No, seriously – why isn’t Catan on Facebook?

Whenever news breaks about something happening at Zynga, there’s always one photo that inevitably surfaces again on the internet. It’s a snapshot of Zynga CEO Mark Pincus wearing three things: a winning grin, a black hoodie, and a t-shirt that says “YES WE CATAN.”

For those not in the know (and shame on you if you’re not), Settlers of Catan is a board game about trading and building. It’s been around for nearly 20 years, and in terms of social interaction, there’s simply no game better. The bulk of your time is spent bartering (and in the latter phase of the game, begging) your opponents to trade you for the building materials you need. “Seriously – you can have all my brick. Just give me one sheep. For the love of god, JUST GIVE ME THAT ONE SHEEP!!!!”

But for a game that’s so social, why hasn’t any thought to bring it to a social network?


You might think it’s because Facebook games aren’t in real time, but that’s not really true. At least, not anymore. Real time play is slowly but surely making inroads on the platform. Candy Dash offers 1 on 1 bubble-popping competitions in real time. Armies of Magic will be getting it soon as well. If you ask any social developer worth their weight in salt, they’d all agree: real time multiplayer is the next big thing in social.

But could real time Catan work on Facebook? Probably not – at least not outside of the game’s existing audience. Sitting around the kitchen table, I’ve had sessions last well over three hours before – that’s not something that would translate terribly well to the social scene. Still – that’s not to say a developer couldn’t modify the formula or the goals to create shorter play experiences.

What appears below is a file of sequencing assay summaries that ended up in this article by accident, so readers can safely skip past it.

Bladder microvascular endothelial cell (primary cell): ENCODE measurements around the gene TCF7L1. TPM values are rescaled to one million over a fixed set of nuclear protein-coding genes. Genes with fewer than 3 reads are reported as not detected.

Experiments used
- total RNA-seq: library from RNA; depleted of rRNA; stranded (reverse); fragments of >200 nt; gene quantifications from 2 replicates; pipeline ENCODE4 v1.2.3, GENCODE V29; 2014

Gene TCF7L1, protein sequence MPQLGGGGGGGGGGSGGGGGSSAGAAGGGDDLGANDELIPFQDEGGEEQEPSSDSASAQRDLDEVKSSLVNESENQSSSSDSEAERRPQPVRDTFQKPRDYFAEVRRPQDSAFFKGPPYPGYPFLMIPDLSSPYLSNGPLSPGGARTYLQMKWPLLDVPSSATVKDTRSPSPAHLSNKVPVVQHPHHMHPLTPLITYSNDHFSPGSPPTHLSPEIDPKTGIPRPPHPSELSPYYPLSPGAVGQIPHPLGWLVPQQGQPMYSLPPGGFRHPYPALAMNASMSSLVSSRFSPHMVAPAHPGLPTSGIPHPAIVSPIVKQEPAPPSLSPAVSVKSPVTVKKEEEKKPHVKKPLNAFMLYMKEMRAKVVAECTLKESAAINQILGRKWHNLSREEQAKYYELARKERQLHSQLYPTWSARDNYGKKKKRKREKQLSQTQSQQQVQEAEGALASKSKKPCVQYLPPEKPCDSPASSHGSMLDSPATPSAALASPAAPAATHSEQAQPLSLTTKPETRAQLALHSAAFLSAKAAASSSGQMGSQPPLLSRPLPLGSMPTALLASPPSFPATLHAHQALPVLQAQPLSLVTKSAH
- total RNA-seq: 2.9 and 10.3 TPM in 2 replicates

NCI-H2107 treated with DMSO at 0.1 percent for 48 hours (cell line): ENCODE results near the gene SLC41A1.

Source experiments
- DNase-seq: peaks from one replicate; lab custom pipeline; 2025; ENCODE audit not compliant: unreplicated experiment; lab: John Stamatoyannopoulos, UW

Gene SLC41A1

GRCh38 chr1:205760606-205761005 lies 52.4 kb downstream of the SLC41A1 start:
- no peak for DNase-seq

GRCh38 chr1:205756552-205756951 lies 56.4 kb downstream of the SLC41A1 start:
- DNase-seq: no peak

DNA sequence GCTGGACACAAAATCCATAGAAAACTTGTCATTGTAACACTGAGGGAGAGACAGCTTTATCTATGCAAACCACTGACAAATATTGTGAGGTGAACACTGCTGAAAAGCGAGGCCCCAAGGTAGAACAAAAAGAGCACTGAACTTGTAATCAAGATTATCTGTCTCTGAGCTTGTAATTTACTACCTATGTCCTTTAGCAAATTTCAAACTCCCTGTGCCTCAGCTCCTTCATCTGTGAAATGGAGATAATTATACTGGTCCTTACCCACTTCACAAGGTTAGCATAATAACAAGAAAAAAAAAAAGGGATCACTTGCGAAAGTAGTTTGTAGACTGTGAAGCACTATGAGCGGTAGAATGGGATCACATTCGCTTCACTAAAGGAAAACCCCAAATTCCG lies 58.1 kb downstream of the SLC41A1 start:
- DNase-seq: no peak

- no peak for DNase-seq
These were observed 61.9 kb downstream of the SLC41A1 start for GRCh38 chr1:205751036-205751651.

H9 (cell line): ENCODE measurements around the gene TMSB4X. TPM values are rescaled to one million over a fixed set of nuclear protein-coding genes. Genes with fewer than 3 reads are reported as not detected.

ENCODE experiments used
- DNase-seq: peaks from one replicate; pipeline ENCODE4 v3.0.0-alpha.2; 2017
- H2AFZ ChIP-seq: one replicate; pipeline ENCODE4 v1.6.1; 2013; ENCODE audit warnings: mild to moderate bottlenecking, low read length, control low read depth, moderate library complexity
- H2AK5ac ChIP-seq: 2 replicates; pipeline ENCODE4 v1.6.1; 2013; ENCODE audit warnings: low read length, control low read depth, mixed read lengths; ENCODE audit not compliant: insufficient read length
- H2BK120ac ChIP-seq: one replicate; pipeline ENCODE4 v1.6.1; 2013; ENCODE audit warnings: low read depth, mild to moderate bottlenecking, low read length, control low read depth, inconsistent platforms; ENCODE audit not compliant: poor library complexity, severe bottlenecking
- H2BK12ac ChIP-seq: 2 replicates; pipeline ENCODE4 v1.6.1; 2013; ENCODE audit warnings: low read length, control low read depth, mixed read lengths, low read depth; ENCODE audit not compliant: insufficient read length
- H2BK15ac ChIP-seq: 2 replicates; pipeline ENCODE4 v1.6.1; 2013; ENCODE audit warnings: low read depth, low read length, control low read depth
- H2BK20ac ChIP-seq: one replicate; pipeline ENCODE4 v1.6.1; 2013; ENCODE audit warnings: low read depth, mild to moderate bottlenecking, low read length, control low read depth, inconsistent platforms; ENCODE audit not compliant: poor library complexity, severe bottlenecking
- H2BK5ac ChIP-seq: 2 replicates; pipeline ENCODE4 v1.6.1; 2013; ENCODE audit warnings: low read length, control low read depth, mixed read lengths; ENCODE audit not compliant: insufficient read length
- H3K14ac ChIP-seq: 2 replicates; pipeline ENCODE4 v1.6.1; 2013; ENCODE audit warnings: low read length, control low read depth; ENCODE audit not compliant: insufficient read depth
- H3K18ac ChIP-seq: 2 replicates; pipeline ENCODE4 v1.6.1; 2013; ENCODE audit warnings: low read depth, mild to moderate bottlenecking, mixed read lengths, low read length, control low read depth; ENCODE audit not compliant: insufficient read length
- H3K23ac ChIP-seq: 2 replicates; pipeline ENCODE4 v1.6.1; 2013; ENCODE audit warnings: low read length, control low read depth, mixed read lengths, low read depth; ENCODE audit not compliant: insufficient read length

Then again, maybe this isn’t even a question about Catan. Maybe it’s a question about board games as a whole. Why aren’t board games the next big thing on Facebook?

It seems like a logical place to play them. Web-based adaptations like Ticket to Ride Online have been popular for ages. Memoir 44 already employs the free-to-play model, though as a PC download. And the iOS App Store is filled with great examples of social multiplayer that would translate well to Facebook. My wife and I have been playing Carcassonne asynchronously since it was released, and original games in this style, like Hero Academy and Kard Combat, would be exquisite on FB.


I suppose the board game revolution on Facebook may already be afoot. After all – Empires & Allies is often compared to Risk. And Woodland Heroes – our runner up for 2011’s Facebook game of the year – plays like a smart re-thinking of Battleship. So what’s the next step? How do we go from developers imitating or borrowing elements from the board game world to offering us straight ports of licensed board games? When can we expect to see Zynga Chess, or better yet, Zynga Catan?

Come on, Pincus. You know you want to trade my three wheat for your one lousy sheep.

Content writer

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